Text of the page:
Survivors Among Dried Biofilms and Dried-UV-Irradiated Biofilms
After 7 years of air-dried storage, the morphology of dried biofilms and dried-UV-irradiated biofilms (exposed to 1.5 × 103 kJ/m2 of a Mars-like UV flux) was evaluated at the CLSM and compared to that of cells form liquid cultures used as control (Figure 2A). In dried biofilms (Figure 2B) as well as in UV-irradiated biofilms (Figure 2C), cells with an intense photosynthetic pigment autofluorescence (due to chlorophyll a and phycobiliproteins) occurred among bleached cells.
Figure 2. CLSM images of photosynthetic pigment autofluorescence. Cells from liquid cultures (A); dried biofilms (B); and dried-UV-irradiated biofilms (C). Scale bar: 10 μm.
Dried-rewetted biofilms and dried-UV-irradiated-rewetted biofilms were tested for respiration by monitoring the INT reduction by dehydrogenases after 72 h of rehydration. The INT staining revealed 30 and 10% of alive cells with insoluble red formazan spots in the cytoplasm of dried-rewetted biofilms and dried-UV-irradiated-rewetted biofilms, respectively, (Figure 3). On the contrary, INT reduction was undetectable after 30 and 60 min of rehydration (not shown).
Figure 3. Alive cells in dried biofilms and dried-UV-irradiated biofilms as revealed by INT reduction after 72 h of rewetting.
Increased DNA Damage in Dried-UV-Irradiated Biofilms Compared to Dried Biofilms
The presence of DNA damage in dried biofilms and in dried-UV-irradiated biofilms (exposed to 1.5 × 103 kJ/m2 of a Mars-like UV flux) was qualitatively evaluated after 7 years of air-dried storage, by testing the genomic DNA suitability as template in PCR amplifications of short and long targets.
In dried biofilms, the 1,027-bp amplification yielded a PCR amplicon of reduced intensity (Figure 4A, lane 3) compared to cells from liquid cultures (Figure 4A, lane 2). In dried-UV-irradiated biofilms, no additional decrease in the band intensity was detected with 1,027-bp amplification (Figure 4A, lane 4).
Figure 4. Assessment of DNA damage in cells from liquid culture, dried-biofilm, and dried-UV-irradiated biofilm. PCR amplification of 1,027-bp fragment of the16S rRNA gene (A) and 4-kbp genomic fragment (B); lane 2: control cells from liquid culture; lane 3: dried biofilm; lane 4: dried-UV-irradiated biofilm; lane 1: Hyperladder 1 kbp (Bioline Meridian Life Science, Memphis, TN, USA). qPCR by using as target gene a 1,027-bp fragment of the 16S rRNA gene (C).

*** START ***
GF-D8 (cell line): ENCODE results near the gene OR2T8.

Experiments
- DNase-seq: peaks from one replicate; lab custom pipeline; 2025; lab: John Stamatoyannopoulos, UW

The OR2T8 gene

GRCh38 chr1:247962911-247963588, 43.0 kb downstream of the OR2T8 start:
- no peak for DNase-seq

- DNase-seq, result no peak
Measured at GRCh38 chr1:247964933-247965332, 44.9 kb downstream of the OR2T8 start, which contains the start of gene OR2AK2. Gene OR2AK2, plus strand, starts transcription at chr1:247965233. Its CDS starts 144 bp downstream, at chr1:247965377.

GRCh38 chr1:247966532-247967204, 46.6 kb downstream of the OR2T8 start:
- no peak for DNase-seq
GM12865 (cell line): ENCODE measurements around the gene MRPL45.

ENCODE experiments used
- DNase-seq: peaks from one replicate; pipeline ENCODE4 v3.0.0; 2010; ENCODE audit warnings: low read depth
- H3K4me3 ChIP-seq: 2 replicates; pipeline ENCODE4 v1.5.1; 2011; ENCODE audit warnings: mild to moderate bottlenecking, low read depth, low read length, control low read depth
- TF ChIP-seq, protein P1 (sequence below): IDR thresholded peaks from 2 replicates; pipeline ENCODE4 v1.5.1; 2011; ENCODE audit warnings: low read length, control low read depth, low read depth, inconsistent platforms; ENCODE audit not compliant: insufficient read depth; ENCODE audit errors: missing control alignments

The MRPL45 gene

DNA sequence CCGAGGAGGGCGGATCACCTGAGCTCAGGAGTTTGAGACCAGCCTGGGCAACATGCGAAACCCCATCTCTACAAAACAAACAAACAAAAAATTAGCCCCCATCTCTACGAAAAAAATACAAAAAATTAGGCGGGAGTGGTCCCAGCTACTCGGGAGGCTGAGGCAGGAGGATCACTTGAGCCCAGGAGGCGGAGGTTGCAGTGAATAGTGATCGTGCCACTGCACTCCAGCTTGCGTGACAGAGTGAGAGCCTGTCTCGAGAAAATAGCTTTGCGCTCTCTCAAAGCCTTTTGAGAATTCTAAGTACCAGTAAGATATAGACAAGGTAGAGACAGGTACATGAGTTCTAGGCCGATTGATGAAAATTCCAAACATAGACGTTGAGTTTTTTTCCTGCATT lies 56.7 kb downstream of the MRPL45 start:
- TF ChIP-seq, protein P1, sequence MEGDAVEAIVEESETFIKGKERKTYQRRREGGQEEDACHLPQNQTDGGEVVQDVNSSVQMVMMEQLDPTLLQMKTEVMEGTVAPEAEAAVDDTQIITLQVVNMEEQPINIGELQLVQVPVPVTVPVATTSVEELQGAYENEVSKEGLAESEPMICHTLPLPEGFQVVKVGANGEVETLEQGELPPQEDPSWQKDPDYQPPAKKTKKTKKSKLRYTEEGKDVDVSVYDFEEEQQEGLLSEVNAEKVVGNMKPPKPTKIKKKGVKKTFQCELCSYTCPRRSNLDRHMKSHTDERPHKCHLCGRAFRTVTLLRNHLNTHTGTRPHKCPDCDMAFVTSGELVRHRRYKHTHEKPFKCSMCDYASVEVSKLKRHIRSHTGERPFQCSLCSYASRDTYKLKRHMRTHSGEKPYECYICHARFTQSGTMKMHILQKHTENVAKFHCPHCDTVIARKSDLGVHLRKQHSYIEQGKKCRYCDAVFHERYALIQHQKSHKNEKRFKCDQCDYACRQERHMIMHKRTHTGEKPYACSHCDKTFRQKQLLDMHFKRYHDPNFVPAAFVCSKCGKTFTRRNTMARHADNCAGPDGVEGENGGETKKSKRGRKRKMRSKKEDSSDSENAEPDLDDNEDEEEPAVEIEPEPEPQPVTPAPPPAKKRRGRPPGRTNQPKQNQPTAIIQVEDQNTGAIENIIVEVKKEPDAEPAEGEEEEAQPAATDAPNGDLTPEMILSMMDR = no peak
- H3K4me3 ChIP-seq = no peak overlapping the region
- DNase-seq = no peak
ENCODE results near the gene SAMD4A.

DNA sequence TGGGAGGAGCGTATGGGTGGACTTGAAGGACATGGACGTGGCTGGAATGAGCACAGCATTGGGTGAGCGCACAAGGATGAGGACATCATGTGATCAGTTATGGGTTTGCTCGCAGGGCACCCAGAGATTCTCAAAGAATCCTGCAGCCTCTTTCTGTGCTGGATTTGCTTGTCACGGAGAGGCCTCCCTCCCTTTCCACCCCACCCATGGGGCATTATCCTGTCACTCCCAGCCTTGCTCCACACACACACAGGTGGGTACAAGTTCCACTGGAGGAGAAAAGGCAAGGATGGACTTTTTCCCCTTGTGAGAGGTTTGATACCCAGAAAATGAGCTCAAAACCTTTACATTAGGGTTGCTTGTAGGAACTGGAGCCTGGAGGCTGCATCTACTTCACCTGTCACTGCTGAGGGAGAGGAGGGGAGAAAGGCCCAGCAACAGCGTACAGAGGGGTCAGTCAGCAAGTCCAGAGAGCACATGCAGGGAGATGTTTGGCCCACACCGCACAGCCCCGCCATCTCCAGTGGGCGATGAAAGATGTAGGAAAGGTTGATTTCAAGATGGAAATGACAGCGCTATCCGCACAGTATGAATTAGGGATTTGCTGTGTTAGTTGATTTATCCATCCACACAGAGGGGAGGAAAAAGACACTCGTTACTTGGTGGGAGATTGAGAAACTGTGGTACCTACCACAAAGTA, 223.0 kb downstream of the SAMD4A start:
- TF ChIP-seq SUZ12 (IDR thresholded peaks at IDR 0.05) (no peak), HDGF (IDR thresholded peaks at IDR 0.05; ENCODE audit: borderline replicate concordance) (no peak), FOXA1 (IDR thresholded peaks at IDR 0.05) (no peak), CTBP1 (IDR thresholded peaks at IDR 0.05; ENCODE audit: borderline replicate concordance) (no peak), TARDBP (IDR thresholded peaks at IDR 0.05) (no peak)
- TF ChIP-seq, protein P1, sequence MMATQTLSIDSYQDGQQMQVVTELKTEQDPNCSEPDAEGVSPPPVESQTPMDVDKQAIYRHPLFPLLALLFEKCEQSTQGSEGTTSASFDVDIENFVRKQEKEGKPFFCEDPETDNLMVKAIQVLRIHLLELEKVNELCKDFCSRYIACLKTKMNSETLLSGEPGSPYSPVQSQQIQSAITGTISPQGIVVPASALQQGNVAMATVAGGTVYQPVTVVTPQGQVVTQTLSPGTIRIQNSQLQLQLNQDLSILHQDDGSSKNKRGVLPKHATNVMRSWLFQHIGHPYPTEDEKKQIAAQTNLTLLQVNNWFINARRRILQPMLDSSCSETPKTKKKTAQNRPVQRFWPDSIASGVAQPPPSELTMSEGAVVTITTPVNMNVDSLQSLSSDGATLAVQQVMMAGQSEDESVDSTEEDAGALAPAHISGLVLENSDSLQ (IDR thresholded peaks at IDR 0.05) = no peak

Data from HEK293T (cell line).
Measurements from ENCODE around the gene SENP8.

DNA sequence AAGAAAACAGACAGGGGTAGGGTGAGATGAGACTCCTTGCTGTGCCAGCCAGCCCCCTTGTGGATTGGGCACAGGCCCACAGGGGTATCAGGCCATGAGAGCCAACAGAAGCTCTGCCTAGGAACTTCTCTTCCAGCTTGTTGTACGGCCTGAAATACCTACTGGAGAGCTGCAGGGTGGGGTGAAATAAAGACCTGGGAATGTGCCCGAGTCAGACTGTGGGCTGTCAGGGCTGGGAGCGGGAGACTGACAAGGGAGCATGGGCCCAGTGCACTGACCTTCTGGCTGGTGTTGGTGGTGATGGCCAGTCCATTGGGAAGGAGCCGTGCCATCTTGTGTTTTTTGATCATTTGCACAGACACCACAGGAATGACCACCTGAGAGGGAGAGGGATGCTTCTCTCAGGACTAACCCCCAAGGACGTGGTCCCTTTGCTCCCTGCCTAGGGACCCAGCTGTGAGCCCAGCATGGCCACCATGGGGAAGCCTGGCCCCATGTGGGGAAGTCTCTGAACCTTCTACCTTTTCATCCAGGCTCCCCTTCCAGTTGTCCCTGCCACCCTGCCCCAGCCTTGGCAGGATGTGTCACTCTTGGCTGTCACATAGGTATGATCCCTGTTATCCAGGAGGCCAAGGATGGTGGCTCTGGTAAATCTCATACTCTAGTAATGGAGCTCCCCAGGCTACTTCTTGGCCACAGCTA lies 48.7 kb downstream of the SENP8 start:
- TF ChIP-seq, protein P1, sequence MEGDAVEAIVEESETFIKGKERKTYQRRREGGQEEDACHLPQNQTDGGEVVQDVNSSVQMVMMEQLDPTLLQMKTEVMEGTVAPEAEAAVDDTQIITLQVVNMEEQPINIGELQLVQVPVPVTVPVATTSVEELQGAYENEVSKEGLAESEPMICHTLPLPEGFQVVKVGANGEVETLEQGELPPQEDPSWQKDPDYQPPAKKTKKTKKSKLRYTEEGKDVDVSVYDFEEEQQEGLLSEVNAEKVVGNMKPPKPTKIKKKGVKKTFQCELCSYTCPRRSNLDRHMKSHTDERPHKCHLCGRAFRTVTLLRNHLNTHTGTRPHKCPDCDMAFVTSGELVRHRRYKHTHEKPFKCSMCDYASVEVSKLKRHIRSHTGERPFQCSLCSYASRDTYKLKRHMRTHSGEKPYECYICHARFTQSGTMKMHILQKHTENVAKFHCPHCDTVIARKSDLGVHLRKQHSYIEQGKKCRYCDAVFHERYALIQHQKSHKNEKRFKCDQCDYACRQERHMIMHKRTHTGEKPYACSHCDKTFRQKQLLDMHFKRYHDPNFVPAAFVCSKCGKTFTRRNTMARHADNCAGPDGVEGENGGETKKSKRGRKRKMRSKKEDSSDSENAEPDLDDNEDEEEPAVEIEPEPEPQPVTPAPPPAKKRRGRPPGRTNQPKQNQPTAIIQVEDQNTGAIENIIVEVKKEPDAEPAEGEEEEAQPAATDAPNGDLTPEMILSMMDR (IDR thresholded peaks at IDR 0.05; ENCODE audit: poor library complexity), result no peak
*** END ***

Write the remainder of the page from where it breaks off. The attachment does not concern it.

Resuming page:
The amplification of a 4-kbp fragment yielded an amplicon of reduced intensity in dried biofilms (Figure 4B, lane 3) compared to cells form liquid cultures (Figure 4B, lane 2). While the intensity of the 4-kbp amplicon from dried-UV-irradiated biofilms was slightly reduced compared to dried biofilms (Figure 4B, lane 4).
When genomic DNA damage was quantified by means of qPCR, by using the 1,027-bp fragment as target, a significant reduction in the amplified copy number occurred in dried biofilms compared to cells form liquid culture, while no additional reduction was detected in dried-UV-irradiated biofilms (Figure 4C).
Identification of UV-Damage DNA Repair Genes
The in silico analysis of Chroococcidiopsis genome identified sequences homologous to genes involved in three repair pathways of UV-induced DNA damage, namely photoreactivation, nucleotide excision repair, and UV damage endonuclease (UvsE)-dependent excision repair (Table 2).
Table 2. UV-induced DNA damage repair genes of Chroococcidiopsis sp. CCMEE 029 investigated in this study.
The phrA gene has a length of 1,434 bp with the highest similarity (BlastN output: query cover 89%, e-value 0.0, total score 791, and identity 78%) to the homolog in Scytonema sp. HK-05 (Genbank accession number AP018194.1; 7105541-7106989), encoding a deoxyribodipyrimidine photolyase.
The uvsE gene with a length of 981 bp showed the highest similarity (BlastN output: query cover 87%, e-value 2e-84, total score 326, and identity 74%) to the UV endonuclease uvdE gene of Cylindrospermum sp. NIES-4074 (Genbank accession number AP018269.1), encoding a UV damage endonuclease.